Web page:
Ephesians 4:29 – Do not let any unwholesome talk come out of your mouths, but only what is helpful for building others up.  

Ephesians 5:4  - Nor should there be obscenity, foolish tlk or coarse joking which are out of place, but rather thanksgiving.

James 3:8-10 – No man can tame the tongue  It is restless evil, full of deadly poison  With the tongue we praise our Lord and Father and with it we curse men who have been made in God’s likeness… this should not be.

1 Peter 3:10 – Whoever would love life and see good days must keep his tongue from evil and his lips from deceitful speech.

Matthew 12:36 – I tell you that all people will have to give account on the day of judgment for every careless word they have spoken

God makes clear that we need to watch our words and not allow our language to destroy one another.  We are living in a culture where people feel free to say all kinds of evil things because they can tweet or comment anonymously, but God always knows and God hears and God weighs our words and the heart from which they come.

We might not think that our words have power, but to God, words always have power.  When God speaks – things happen.  When God speaks, worlds are created.  When God speaks, people are forgiven.  When God speaks, God keeps his promises.  Words have meaning and consequences for God so we need to evaluate what we say and season our words with salt and use a language of love.  Again, this doesn’t mean we can’t hold to our political views, but can we share them in ways that help bring understanding?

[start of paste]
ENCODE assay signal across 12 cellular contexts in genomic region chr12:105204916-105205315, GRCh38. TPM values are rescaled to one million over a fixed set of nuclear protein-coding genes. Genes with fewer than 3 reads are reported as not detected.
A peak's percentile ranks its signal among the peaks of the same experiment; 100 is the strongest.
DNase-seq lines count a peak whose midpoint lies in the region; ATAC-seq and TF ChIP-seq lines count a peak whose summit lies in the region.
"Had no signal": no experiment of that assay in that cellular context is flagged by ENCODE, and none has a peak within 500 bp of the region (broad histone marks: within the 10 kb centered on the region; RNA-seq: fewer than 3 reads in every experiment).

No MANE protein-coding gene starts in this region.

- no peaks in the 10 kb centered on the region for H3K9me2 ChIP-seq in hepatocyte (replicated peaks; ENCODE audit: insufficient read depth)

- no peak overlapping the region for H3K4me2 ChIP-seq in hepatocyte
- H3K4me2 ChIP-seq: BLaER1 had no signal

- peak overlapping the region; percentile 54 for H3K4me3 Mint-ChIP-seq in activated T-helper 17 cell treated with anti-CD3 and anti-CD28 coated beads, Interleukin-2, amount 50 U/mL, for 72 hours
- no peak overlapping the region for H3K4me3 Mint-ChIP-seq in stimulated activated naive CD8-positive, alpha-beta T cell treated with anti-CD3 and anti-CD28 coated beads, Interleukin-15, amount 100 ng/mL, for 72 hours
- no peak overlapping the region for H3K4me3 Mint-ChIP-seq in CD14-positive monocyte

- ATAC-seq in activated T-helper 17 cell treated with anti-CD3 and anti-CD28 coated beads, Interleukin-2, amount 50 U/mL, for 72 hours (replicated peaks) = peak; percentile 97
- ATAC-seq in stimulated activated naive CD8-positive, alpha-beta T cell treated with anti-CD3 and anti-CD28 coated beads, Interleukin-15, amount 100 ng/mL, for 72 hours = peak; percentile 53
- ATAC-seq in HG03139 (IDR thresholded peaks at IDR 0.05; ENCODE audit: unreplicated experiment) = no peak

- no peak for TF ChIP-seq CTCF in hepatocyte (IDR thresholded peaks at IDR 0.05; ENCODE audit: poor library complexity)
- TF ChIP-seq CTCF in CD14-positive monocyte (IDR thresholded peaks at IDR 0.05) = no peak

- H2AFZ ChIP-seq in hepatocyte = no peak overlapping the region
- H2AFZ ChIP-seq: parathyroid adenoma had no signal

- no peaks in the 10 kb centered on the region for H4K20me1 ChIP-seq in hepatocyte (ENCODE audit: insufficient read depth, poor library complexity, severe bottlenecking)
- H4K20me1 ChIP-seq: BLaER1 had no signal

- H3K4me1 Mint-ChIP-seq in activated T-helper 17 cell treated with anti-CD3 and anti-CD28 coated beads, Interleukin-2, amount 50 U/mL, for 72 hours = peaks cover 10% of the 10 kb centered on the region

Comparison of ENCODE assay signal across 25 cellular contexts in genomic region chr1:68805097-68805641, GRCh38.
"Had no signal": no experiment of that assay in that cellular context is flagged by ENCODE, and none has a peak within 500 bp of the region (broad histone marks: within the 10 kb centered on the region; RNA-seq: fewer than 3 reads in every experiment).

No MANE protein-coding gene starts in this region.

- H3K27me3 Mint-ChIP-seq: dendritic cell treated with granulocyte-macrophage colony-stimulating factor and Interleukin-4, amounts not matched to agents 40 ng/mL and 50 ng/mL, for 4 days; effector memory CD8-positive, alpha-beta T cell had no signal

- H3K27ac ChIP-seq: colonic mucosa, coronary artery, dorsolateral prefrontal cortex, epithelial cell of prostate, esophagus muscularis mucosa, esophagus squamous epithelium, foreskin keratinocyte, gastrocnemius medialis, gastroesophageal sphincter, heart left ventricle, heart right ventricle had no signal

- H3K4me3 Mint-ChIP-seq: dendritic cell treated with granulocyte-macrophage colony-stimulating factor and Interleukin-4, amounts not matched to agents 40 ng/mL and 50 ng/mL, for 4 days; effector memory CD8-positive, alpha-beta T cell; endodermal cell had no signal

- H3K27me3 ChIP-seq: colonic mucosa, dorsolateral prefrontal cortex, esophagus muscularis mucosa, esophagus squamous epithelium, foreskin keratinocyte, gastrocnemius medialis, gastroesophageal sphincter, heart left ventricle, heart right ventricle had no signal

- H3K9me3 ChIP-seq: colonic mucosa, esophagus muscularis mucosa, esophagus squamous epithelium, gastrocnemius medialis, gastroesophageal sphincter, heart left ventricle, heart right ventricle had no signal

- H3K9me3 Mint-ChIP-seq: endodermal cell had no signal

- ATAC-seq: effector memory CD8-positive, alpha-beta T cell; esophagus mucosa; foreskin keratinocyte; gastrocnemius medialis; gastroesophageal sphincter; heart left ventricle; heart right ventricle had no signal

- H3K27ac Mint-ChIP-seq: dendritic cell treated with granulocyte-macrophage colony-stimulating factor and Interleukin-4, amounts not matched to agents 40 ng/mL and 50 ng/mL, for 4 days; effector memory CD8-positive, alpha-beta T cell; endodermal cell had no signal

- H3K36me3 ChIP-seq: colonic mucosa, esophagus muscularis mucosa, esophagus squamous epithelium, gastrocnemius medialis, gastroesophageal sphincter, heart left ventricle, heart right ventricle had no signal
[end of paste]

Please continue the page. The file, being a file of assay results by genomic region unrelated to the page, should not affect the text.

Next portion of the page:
Our words need to bring peace and they can if we are willing to share our different ideas in ways that foster dialogue and bring us together.  We won’t all agree on politics, economics or the social issues we face, but can we all agree to listen to one another and respect one another?  If we can live together despite our deeply held differences, then our nation will be a beautiful place.  God says that unity always bring beauty and a blessing.  Psalm 133:1

Along with a language of love we also need to have a heart of thanksgiving.  When we become frustrated and bitter, we need to stop and give thanks.  When we feel like we are being pulled into a pit of hopelessness and despair, we need to stop and give thanks.  It doesn’t matter what you give thanks for, just find something because once we start to give thanks – the spirit takes over and shows us more and more to be thankful for.  Look at Colossians 3:17
This weekend we can give thanks for our freedom to disagree and our freedom to worship.  Can we give thanks for the freedom that comes with forgiveness and our freedom to gather as families and communities with safety and security because of so many men and women in our military and in our police force are willing to serve.  We are blessed and we need to give thanks for all those blessings.

Let me lift up one thing that can always help keep a heart of thanksgiving.  No matter the outcome on November 8, God is sovereign.  No matter how bitter the contest becomes, God is in control.  No matter what happens in the world around us, God is present and is a constant source or help and strength.  Psalm 46:1-7.